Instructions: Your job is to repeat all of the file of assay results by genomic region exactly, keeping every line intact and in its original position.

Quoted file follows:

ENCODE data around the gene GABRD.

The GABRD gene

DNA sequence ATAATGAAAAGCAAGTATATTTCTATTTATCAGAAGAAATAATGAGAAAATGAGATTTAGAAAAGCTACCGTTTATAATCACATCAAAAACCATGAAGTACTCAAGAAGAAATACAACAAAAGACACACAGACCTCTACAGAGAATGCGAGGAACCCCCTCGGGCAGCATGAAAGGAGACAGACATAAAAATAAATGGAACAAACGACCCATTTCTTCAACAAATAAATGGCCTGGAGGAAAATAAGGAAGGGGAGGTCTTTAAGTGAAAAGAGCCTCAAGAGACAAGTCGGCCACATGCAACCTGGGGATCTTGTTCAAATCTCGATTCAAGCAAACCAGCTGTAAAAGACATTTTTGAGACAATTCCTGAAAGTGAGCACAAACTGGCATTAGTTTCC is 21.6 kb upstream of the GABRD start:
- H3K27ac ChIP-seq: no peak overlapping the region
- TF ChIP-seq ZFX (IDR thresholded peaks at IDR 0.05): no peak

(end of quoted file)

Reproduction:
ENCODE data around the gene GABRD.

The GABRD gene

DNA sequence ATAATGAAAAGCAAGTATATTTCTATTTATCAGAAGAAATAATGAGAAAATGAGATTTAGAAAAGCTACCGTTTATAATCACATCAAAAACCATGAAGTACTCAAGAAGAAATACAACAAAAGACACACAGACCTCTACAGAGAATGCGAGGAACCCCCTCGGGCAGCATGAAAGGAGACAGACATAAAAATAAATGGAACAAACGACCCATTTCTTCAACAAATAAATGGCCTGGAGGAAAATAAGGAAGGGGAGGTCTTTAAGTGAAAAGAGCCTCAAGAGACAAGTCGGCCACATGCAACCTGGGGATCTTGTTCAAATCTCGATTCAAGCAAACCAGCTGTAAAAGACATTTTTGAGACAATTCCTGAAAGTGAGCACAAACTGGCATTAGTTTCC is 21.6 kb upstream of the GABRD start:
- H3K27ac ChIP-seq: no peak overlapping the region
- TF ChIP-seq ZFX (IDR thresholded peaks at IDR 0.05): no peak